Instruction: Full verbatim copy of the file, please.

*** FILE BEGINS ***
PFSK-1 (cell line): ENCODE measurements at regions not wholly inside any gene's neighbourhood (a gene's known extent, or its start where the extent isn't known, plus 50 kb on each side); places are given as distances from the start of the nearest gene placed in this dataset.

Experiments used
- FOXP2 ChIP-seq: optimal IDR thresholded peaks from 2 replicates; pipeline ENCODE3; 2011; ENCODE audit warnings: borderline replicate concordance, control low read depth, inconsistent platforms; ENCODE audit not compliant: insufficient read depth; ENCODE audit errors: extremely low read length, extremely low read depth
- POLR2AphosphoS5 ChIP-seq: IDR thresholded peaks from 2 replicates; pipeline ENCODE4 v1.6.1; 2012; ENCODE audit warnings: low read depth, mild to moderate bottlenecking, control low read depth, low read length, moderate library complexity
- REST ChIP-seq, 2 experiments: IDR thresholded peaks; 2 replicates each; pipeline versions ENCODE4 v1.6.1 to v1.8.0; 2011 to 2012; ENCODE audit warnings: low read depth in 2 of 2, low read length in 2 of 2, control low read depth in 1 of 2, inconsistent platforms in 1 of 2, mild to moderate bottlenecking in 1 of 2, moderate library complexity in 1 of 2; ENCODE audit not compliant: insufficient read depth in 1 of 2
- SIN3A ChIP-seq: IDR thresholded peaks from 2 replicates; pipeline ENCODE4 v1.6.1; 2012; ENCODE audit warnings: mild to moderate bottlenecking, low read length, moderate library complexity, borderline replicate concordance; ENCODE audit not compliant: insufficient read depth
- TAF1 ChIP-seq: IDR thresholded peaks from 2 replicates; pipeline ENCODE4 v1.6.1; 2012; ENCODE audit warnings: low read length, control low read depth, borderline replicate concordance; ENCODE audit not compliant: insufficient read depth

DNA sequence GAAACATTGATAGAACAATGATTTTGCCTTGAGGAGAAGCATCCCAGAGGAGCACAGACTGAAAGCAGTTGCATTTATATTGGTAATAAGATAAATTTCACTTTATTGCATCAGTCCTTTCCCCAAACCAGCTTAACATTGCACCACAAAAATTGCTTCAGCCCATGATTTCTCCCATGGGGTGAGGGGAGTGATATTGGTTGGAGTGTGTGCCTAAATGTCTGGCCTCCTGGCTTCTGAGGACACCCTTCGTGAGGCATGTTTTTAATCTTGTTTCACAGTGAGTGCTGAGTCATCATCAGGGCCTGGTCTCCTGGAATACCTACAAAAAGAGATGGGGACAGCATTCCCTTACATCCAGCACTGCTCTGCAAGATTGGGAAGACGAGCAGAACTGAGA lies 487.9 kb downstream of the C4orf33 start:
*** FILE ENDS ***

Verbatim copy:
PFSK-1 (cell line): ENCODE measurements at regions not wholly inside any gene's neighbourhood (a gene's known extent, or its start where the extent isn't known, plus 50 kb on each side); places are given as distances from the start of the nearest gene placed in this dataset.

Experiments used
- FOXP2 ChIP-seq: optimal IDR thresholded peaks from 2 replicates; pipeline ENCODE3; 2011; ENCODE audit warnings: borderline replicate concordance, control low read depth, inconsistent platforms; ENCODE audit not compliant: insufficient read depth; ENCODE audit errors: extremely low read length, extremely low read depth
- POLR2AphosphoS5 ChIP-seq: IDR thresholded peaks from 2 replicates; pipeline ENCODE4 v1.6.1; 2012; ENCODE audit warnings: low read depth, mild to moderate bottlenecking, control low read depth, low read length, moderate library complexity
- REST ChIP-seq, 2 experiments: IDR thresholded peaks; 2 replicates each; pipeline versions ENCODE4 v1.6.1 to v1.8.0; 2011 to 2012; ENCODE audit warnings: low read depth in 2 of 2, low read length in 2 of 2, control low read depth in 1 of 2, inconsistent platforms in 1 of 2, mild to moderate bottlenecking in 1 of 2, moderate library complexity in 1 of 2; ENCODE audit not compliant: insufficient read depth in 1 of 2
- SIN3A ChIP-seq: IDR thresholded peaks from 2 replicates; pipeline ENCODE4 v1.6.1; 2012; ENCODE audit warnings: mild to moderate bottlenecking, low read length, moderate library complexity, borderline replicate concordance; ENCODE audit not compliant: insufficient read depth
- TAF1 ChIP-seq: IDR thresholded peaks from 2 replicates; pipeline ENCODE4 v1.6.1; 2012; ENCODE audit warnings: low read length, control low read depth, borderline replicate concordance; ENCODE audit not compliant: insufficient read depth

DNA sequence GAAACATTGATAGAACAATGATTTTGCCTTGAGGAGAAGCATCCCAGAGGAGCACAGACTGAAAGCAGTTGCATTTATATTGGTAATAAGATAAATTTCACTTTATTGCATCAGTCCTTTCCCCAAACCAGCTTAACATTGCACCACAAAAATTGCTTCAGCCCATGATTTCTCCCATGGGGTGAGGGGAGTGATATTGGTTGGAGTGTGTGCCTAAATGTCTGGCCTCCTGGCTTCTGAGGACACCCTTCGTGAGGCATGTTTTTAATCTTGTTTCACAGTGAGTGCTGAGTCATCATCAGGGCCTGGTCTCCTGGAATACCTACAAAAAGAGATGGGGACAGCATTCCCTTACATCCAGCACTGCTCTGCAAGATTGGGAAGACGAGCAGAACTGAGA lies 487.9 kb downstream of the C4orf33 start: